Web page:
Journalism: Today and Tomorrow


Swapno Chanda


Turning back years of time, Rakin was excited to see something antique. Something he only came to know about from his grandfather: Newspapers. “People actually waited for a whole day just to know what happened the day before? Fascinating.”

Would a time traveler from the 2050s feel the same about our life now? About today’s “digital” journalism? Journalism which to us is breaking all sorts of barriers and whatnot?

I often wonder.

Journalism is in uncharted waters. In a transitional period, if you will. When was it not?

Electronic media was the first to challenge the well-established print media. Why would someone buy a newspaper anymore? Newspapers had to adapt. But just when they had caught up to speed, the biggest change arrived: The internet.

If television started the act of putting the print media out of business, then the internet will most likely hammer the last nail in the coffin (if that’s not already the case). Television itself is in crisis. Years have gone by since the introduction of the internet, but journalism of today is still suffering from an identity crisis.

Everything’s easy now. Everything’s free. Just a few clicks will do. You can get all the news in the world on your way to the office. What’s not to like?

“Web-first publishing” or “Reverse Publishing” has since taken over. Journalism has entered a new phase, where journalists don’t have the luxury to get all fancy with their pieces till deadlines. Deadlines have lost all their meaning. Now, every minute counts.

Facts are now bent. Fake news and clickbait have become the media’s easy way of getting ahead in the competition. It’s all about the views and reactions. It’s all about who breaks the news first. Even news that has no existence in the first place.

Publicity is key. Had to use false and misleading titles to get that? Who cares! Any publicity is good publicity, isn’t it?

And speaking of easier ways to get reach, social media is now a major news source. The most prominent one, you say? Maybe. Credible? Not as much. The fact that Facebook, Twitter, and co. are synonymous with fake news can be nothing but alarming. News spreads like wildfire these days. Disseminating information is easier than ever. This raises the question — Has today’s journalism diverted from its ethics?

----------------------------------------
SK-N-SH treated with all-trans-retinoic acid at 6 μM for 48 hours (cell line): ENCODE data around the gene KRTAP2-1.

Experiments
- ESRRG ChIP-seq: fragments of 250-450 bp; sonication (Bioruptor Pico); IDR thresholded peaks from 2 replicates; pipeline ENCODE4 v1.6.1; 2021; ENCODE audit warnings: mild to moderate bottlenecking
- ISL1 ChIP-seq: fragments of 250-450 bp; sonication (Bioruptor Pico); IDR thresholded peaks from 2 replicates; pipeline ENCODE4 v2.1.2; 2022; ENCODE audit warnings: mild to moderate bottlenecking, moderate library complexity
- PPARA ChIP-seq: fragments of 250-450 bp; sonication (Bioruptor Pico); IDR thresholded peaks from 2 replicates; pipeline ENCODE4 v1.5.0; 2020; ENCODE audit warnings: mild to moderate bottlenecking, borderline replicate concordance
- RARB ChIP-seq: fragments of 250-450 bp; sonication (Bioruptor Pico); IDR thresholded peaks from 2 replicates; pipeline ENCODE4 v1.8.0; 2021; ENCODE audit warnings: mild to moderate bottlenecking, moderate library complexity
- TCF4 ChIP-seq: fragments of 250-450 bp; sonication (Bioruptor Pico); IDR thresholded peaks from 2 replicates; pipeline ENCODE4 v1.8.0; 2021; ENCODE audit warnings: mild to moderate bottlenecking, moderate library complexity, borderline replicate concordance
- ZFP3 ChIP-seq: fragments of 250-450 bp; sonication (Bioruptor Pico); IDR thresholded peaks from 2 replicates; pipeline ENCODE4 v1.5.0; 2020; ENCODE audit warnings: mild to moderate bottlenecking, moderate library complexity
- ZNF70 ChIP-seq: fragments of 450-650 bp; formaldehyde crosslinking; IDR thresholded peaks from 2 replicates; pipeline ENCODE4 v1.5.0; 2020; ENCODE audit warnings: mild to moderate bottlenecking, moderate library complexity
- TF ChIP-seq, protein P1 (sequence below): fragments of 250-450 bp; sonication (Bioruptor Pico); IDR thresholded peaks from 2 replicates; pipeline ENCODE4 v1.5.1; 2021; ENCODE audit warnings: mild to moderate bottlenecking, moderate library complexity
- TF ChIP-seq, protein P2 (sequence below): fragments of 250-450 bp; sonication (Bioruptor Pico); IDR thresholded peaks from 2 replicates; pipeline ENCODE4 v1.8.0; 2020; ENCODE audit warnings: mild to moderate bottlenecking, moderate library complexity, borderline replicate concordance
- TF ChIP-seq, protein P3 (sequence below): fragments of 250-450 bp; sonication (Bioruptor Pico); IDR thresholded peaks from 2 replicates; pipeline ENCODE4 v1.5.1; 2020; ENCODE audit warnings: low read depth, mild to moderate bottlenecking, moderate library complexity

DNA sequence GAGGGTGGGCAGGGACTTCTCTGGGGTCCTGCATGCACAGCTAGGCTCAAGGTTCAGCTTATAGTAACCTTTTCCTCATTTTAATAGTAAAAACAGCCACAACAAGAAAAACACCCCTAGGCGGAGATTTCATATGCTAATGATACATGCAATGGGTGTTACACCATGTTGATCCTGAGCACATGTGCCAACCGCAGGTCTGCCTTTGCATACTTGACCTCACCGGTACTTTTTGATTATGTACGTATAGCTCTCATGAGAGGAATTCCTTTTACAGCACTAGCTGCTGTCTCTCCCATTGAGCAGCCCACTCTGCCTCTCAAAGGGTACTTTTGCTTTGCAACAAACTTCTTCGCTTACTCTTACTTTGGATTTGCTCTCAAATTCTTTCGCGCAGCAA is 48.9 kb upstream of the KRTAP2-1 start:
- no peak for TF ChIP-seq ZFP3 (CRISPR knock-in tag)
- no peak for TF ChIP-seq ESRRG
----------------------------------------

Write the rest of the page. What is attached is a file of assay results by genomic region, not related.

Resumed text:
When the majority of news organisations lack authenticity and trust, credibility comes into question. Topics of high interest are exploited by publishing something which often turns out to be shamelessly far away from the truth. So far that calling this a betrayal to the readers doesn’t seem like an exaggeration. The future might seem dismal from here, but the good news is this is not new anymore. People now know that not all news is to be taken as gospel. And media outlets like BBC and CNN save the day here.

Enough about now. How will the journalism of tomorrow shape up to be?

One thing we surely will see more of is “Brand Journalism”. Organisations that focus on specific events which are likely to highlight a company’s value. This results in obligation in their works. Obligation to their owners. Obligation to anything they are associated with. And biased journalism can never maintain the main purpose of journalism: Projecting unconditional truth.

AI will obviously be a notable character in this story. But it is quite safe to assume that being a side character is as high as it can get. Human reporting can never be replaced. What it can do is crosscheck and assist in content creation. Reuters was reported in March 2018 to be building a tool, “Lynx Insight”, that would analyse data and suggest story ideas. It’s just the start.

However, AI can never get the subjective side of it that we humans do. From in-depth analyses to insightful stories, or determining if the news is noteworthy or not — these are all scenarios where AI can simply never be as good as humans. That’s just plain fact.

Although I said that online media is free to all, the number of organisations charging subscription fees for their content is only rising. This is fair enough, but what this does is create information inequality. But that’s a topic for another day. 

Long story short, massive change awaits. We can predict all we want but we can never know, not until we see it. 

Will journalism ever go out of existence though? Highly unlikely. It’s not just a profession. It’s a part of life. It will always be about “facts, facts, and facts”. Projecting facts and opinions to people is journalism. But the journalism of the future will be faster, edgier, and perhaps, better.

The human mind does tend to struggle to become accustomed to change. Who knows, we might end up missing the age of print newspapers, when life was not so fast, not so mechanical. After all, news feeds your brain. Not your heart. Will that turn out to be the case?

I often wonder.

 

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